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Glass Road is a medium weight euro game designed by Uwe Rosenberg, known as the man who created Agricola and Le Harve. The game is much simpler than those classics, but it will give you a lot of game packed into 4 rounds of play that will take about 20/min per player. At its heart it is a resource management game with tile placement and simultaneous action selection elements.
Glass Road is produced by Z-Man games, and the game features high quality components that are the norm for Z-man. Each player gets a 5 x 4 board which starts with forest, pit, grove, and pond tiles on the board. All of the cardboard, from the landscape tiles to the buildings, are just beautiful and they are thick enough to really be of a good quality.
Aside from the landscape board are the production boards, boards that have two wheels and players manipulate them in order to get the resources they need to produce goods to buy buildings and, in turn, get points. These boards look great, but I do find it fairly easy to have the good tokens move off the place they are supposed to be. This isn’t a huge problem, players just need to be careful not to hit the board in such a way that the goods move.
Lastly there are wooden tokens that indicate the 8 different goods, all which need stickers applied to them before the first play, which is annoying. I get upset when I don’t place these markers correctly. Each player also has 15 specialist cards, which have very neat backsides and the art on the front side is great. More importantly, the cards are very easy to read and understand, making it easy to teach new players. Overall, the components of the game are great, as expected from this publisher.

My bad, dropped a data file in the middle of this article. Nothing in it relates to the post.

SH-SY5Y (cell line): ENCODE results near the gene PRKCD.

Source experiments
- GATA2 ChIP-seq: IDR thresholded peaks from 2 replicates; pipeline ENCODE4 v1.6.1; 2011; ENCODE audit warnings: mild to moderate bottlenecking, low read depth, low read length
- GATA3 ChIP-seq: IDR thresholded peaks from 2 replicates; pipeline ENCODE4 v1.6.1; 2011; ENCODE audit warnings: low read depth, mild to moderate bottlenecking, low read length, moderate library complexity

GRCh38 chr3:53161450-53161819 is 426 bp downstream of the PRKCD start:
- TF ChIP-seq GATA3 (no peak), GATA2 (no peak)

The game can be played with 1-4 players, but I am going to talk about how to play for 3 or 4 players. I play the game often with 2 players and I highly recommend it; it is mostly the same, but it takes out the simultaneous action selection. I don’t play games solo and thus have no opinion on that.
Glass Road is played in 4 rounds. Each round consist of 3 turns. At the start of each round, all players secretly select which 5 of the 15 specialist cards they possibly want to use that round. After this, the round begins. All players simultaneously select which of their 5 cards to play first. Then, starting with the first player, he flips up his card. If one of the other players has the same card in his hand, he must place it down on table and follow him.
Each card has two actions on it. If no one followed the card player, then the player who played the card gets to take both actions on it. If someone did follow, then all the players who played the card(both the leaders and followers) get to take only one of the two actions on the card, starting with the one who led with it. Everyone in order flips their card and follows if able, and this is repeated twice more each round. Thus each round every player is guaranteed to lead with 3 cards and can possibly get more actions by following with 2 more.